Olive Fruit Fly and Its Abatement

Gardening requires a bit of vigilance to ensure the health of plants, at all stages of their lives. I’ve had my young olive trees for just a handful of months when I recently discovered brown spots on the four olives growing on one of my olive trees. In my mind, I knew it was insect damage (given my previous experience with my pear/quince trees). Searching online, I found information that confirmed that what I had was the result of egg-laying by olive fruit flies (http://www.ipm.ucdavis.edu/PMG/PESTNOTES/pn74112.html).IMG_3089 I will have to remove the fruit from the trees since they’re filled with insect larvae.

I’d searched for ways of killing these flies before they harm my trees become very productive. Most of the techniques involve some type of bait with chemicals, which I did not want.

How To: Further online investigation led me to information that all I need do, as a home gardener with few trees, is to hang containers filled with red wine vinegar (apple cider vinegar is supposed to work also, as would red wine) and a few drops of dish soap, and swirl the concoction around to distribute the soap. The sweet smell of the vinegar is the bait, but the soap prevents the flies from getting out of the liquid, thus drowning them (http://frugalliving.about.com/od/doityourself/qt/Rid_Fruit_Flies.htm).IMG_3090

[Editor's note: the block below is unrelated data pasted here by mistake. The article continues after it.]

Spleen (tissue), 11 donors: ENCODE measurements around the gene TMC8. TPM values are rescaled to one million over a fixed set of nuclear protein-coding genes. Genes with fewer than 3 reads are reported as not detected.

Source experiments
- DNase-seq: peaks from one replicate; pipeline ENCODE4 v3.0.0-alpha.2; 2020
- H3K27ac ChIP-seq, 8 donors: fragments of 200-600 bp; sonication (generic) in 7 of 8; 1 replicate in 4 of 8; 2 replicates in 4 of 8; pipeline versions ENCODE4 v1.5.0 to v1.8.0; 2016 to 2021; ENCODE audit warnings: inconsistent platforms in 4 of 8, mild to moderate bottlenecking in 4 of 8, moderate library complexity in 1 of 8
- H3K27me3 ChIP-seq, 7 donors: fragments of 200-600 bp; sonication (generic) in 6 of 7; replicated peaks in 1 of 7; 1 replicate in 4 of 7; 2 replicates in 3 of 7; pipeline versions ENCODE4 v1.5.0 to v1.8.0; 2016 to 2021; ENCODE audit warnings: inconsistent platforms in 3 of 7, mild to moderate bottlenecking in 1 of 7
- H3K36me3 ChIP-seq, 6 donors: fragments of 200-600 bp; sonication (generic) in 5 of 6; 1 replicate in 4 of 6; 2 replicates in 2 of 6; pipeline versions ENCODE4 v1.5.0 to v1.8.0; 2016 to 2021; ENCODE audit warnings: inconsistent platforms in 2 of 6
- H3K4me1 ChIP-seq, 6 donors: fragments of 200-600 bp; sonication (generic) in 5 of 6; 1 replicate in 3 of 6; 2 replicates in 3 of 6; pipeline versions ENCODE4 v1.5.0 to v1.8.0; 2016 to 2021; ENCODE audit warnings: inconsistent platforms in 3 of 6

I made two traps so hopefully this will work. Only one of my trees is fruiting right now but since my backyard neighbor has a mature olive tree opposite my young olive trees, I thought it would be good to protect both of my trees. The ingredients for making these traps are easy to find, inexpensive, and relatively “green.”

The traps are as easy to make as shown in this picture. I used empty plastic food containers and some kitchen twine for this small project. When there are a lot of dead flies and the liquid runs low, it will be time to replenish it. I have a few bottles of red wine that I do not like, so it will be awhile before I need to spend any more money to fight these flies. I will need to maintain these traps for the life of these trees, for pennies per week. That’s a bargain, considering the delicious return on this investment!

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